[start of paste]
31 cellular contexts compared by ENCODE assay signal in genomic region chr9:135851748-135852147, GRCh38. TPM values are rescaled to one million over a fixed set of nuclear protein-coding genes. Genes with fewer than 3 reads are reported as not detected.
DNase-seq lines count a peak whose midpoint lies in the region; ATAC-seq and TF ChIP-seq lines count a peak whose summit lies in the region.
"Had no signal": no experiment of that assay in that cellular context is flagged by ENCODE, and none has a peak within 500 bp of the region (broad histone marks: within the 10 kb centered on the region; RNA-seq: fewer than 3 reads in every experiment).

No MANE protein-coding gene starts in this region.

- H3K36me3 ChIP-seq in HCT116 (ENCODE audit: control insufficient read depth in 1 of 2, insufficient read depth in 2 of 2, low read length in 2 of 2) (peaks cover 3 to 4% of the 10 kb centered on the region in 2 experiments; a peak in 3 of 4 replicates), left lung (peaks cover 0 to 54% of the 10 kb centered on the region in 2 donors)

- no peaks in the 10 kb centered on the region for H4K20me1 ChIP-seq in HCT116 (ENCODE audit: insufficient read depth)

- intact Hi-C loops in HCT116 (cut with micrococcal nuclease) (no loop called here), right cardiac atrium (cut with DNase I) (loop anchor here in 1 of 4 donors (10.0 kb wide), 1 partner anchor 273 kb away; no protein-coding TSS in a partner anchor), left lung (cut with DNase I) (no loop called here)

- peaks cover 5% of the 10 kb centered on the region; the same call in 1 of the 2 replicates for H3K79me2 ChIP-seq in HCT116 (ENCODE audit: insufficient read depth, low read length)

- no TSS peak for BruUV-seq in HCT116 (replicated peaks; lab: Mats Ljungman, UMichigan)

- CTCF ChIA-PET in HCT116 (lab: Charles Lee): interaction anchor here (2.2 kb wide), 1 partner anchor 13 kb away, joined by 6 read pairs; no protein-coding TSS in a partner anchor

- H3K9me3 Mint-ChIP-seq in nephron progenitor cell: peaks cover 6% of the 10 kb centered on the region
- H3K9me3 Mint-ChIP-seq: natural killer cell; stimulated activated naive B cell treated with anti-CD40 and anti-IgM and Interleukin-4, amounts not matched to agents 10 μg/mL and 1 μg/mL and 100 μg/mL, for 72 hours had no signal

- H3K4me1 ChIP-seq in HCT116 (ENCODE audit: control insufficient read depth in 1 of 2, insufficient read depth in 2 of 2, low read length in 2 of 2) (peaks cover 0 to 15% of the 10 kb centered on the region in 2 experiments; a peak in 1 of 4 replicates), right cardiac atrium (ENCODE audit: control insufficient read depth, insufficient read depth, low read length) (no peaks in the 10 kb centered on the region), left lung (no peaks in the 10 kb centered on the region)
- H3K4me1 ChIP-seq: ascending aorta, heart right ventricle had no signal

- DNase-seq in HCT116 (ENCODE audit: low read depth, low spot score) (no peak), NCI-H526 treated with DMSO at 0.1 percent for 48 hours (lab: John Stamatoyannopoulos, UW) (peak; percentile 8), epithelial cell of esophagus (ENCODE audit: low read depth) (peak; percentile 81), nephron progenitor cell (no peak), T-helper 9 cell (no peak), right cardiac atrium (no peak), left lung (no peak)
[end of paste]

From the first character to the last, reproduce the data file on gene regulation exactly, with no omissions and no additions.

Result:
31 cellular contexts compared by ENCODE assay signal in genomic region chr9:135851748-135852147, GRCh38. TPM values are rescaled to one million over a fixed set of nuclear protein-coding genes. Genes with fewer than 3 reads are reported as not detected.
DNase-seq lines count a peak whose midpoint lies in the region; ATAC-seq and TF ChIP-seq lines count a peak whose summit lies in the region.
"Had no signal": no experiment of that assay in that cellular context is flagged by ENCODE, and none has a peak within 500 bp of the region (broad histone marks: within the 10 kb centered on the region; RNA-seq: fewer than 3 reads in every experiment).

No MANE protein-coding gene starts in this region.

- H3K36me3 ChIP-seq in HCT116 (ENCODE audit: control insufficient read depth in 1 of 2, insufficient read depth in 2 of 2, low read length in 2 of 2) (peaks cover 3 to 4% of the 10 kb centered on the region in 2 experiments; a peak in 3 of 4 replicates), left lung (peaks cover 0 to 54% of the 10 kb centered on the region in 2 donors)

- no peaks in the 10 kb centered on the region for H4K20me1 ChIP-seq in HCT116 (ENCODE audit: insufficient read depth)

- intact Hi-C loops in HCT116 (cut with micrococcal nuclease) (no loop called here), right cardiac atrium (cut with DNase I) (loop anchor here in 1 of 4 donors (10.0 kb wide), 1 partner anchor 273 kb away; no protein-coding TSS in a partner anchor), left lung (cut with DNase I) (no loop called here)

- peaks cover 5% of the 10 kb centered on the region; the same call in 1 of the 2 replicates for H3K79me2 ChIP-seq in HCT116 (ENCODE audit: insufficient read depth, low read length)

- no TSS peak for BruUV-seq in HCT116 (replicated peaks; lab: Mats Ljungman, UMichigan)

- CTCF ChIA-PET in HCT116 (lab: Charles Lee): interaction anchor here (2.2 kb wide), 1 partner anchor 13 kb away, joined by 6 read pairs; no protein-coding TSS in a partner anchor

- H3K9me3 Mint-ChIP-seq in nephron progenitor cell: peaks cover 6% of the 10 kb centered on the region
- H3K9me3 Mint-ChIP-seq: natural killer cell; stimulated activated naive B cell treated with anti-CD40 and anti-IgM and Interleukin-4, amounts not matched to agents 10 μg/mL and 1 μg/mL and 100 μg/mL, for 72 hours had no signal

- H3K4me1 ChIP-seq in HCT116 (ENCODE audit: control insufficient read depth in 1 of 2, insufficient read depth in 2 of 2, low read length in 2 of 2) (peaks cover 0 to 15% of the 10 kb centered on the region in 2 experiments; a peak in 1 of 4 replicates), right cardiac atrium (ENCODE audit: control insufficient read depth, insufficient read depth, low read length) (no peaks in the 10 kb centered on the region), left lung (no peaks in the 10 kb centered on the region)
- H3K4me1 ChIP-seq: ascending aorta, heart right ventricle had no signal

- DNase-seq in HCT116 (ENCODE audit: low read depth, low spot score) (no peak), NCI-H526 treated with DMSO at 0.1 percent for 48 hours (lab: John Stamatoyannopoulos, UW) (peak; percentile 8), epithelial cell of esophagus (ENCODE audit: low read depth) (peak; percentile 81), nephron progenitor cell (no peak), T-helper 9 cell (no peak), right cardiac atrium (no peak), left lung (no peak)